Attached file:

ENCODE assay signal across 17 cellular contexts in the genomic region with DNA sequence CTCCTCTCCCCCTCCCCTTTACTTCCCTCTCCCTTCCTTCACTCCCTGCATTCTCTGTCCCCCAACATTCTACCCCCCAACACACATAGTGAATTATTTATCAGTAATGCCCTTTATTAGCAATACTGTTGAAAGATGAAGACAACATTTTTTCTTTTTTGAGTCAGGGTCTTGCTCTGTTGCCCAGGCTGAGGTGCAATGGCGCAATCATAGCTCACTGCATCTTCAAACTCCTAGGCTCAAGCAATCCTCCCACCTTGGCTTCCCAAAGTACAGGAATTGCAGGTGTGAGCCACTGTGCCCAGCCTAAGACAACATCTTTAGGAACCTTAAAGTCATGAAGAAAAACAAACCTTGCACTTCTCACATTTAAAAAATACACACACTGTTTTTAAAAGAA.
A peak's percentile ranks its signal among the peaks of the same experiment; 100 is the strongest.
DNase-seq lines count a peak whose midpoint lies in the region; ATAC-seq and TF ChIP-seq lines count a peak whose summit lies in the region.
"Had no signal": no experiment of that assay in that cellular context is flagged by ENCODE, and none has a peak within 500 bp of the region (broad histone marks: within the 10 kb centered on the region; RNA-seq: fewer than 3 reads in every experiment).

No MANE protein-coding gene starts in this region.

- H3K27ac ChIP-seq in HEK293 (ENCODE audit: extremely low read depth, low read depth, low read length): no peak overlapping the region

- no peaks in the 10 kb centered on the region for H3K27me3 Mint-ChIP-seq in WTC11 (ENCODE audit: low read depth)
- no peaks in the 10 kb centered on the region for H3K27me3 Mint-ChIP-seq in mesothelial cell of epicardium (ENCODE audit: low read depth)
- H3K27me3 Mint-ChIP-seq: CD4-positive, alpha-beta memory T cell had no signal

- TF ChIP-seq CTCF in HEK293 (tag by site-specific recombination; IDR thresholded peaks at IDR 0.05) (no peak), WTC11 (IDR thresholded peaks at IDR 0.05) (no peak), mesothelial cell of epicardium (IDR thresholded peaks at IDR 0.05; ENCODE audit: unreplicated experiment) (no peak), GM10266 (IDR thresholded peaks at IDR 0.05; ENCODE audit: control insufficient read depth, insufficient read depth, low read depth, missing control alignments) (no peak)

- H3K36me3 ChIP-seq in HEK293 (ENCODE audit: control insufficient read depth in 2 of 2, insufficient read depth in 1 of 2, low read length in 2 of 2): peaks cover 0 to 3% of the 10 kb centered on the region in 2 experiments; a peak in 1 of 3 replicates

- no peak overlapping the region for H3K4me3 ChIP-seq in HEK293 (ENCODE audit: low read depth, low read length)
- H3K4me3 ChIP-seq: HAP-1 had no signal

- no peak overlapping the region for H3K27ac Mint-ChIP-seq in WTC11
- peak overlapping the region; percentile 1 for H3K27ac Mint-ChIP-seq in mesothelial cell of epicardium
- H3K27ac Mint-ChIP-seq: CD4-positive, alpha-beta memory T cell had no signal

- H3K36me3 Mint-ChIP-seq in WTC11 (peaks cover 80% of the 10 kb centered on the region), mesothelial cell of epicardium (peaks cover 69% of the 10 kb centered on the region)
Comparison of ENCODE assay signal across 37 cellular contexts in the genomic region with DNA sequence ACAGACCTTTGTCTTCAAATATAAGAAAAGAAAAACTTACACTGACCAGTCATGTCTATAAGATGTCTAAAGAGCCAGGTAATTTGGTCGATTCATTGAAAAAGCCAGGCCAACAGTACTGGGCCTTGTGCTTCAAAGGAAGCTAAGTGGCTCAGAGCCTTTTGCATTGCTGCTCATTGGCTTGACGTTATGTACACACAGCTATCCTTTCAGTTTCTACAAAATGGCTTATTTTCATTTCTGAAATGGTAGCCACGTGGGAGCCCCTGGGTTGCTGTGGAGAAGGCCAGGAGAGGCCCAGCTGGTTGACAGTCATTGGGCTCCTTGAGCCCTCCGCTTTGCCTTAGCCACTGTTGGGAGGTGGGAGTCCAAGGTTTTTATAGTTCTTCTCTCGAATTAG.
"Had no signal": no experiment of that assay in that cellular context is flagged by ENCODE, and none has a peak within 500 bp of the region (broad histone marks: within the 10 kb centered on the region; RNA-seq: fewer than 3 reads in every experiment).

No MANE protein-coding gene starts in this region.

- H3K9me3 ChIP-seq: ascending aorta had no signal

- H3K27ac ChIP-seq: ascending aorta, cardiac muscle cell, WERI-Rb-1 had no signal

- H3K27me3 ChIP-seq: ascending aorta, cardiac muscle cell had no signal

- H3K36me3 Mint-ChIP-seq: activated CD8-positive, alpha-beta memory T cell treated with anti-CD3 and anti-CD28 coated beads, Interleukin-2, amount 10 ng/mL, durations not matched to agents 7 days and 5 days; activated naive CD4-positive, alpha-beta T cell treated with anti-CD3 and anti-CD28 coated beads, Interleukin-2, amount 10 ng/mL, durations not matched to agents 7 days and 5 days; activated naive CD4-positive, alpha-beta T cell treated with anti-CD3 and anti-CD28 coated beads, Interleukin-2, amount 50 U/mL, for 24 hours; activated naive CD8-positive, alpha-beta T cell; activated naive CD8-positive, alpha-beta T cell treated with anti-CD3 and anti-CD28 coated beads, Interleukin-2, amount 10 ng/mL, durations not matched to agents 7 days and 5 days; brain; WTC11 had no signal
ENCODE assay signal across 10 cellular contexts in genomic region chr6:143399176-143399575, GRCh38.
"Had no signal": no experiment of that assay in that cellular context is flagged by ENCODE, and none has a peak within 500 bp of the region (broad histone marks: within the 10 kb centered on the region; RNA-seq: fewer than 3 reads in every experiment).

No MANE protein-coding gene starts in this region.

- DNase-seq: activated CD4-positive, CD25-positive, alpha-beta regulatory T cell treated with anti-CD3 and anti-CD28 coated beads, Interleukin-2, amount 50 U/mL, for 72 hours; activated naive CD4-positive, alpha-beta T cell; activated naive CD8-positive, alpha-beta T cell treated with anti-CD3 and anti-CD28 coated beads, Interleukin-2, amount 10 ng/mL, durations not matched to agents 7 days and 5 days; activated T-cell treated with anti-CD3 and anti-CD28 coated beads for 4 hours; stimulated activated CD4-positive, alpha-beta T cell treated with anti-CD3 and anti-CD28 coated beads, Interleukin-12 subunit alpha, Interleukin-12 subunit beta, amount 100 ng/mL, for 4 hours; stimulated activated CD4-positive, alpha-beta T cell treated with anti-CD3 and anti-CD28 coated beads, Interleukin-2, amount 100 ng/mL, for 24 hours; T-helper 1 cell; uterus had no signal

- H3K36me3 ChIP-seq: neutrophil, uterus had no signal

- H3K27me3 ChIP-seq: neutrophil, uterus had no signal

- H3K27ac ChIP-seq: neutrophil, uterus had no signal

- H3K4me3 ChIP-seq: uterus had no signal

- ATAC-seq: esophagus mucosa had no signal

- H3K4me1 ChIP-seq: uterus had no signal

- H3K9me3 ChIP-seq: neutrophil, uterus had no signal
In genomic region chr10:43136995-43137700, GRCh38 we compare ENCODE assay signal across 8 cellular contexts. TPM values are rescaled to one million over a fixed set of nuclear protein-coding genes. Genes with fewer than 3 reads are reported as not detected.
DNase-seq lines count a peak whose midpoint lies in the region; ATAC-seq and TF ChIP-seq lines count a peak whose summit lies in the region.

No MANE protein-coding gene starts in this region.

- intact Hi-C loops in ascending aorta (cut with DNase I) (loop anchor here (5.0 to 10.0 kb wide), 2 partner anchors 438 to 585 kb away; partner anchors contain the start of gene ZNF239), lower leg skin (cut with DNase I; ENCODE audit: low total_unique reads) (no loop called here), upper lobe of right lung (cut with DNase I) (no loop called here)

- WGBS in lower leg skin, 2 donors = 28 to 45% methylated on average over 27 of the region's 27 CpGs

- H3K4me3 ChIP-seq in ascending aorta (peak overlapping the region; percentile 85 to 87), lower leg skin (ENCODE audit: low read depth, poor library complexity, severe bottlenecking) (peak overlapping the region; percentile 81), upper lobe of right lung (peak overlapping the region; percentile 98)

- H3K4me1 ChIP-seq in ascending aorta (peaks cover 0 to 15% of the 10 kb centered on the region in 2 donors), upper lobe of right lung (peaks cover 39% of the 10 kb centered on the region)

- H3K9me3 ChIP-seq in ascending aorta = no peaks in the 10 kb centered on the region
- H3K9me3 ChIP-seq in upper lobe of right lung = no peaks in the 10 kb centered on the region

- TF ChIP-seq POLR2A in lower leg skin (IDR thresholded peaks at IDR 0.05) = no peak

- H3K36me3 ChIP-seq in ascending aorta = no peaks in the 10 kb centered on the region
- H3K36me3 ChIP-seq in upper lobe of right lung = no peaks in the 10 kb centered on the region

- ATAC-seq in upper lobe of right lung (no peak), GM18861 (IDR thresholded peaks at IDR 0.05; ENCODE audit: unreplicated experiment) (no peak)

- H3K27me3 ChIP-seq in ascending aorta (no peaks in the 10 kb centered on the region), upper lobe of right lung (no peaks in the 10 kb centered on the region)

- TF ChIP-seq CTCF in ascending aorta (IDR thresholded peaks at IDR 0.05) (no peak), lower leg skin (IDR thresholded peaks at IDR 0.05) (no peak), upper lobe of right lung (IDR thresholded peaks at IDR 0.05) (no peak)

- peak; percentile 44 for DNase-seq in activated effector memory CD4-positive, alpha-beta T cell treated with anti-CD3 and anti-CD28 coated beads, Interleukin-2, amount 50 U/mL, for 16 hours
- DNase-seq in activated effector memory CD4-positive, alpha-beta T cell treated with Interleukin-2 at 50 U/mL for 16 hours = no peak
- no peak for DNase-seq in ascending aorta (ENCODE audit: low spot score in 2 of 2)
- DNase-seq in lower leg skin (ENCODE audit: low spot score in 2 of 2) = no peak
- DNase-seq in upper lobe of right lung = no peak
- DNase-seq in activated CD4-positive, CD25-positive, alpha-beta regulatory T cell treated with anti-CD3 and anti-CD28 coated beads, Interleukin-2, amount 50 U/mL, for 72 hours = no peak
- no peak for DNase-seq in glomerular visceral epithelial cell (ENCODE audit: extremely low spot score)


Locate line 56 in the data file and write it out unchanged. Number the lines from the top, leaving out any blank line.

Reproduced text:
- DNase-seq in activated CD4-positive, CD25-positive, alpha-beta regulatory T cell treated with anti-CD3 and anti-CD28 coated beads, Interleukin-2, amount 50 U/mL, for 72 hours = no peak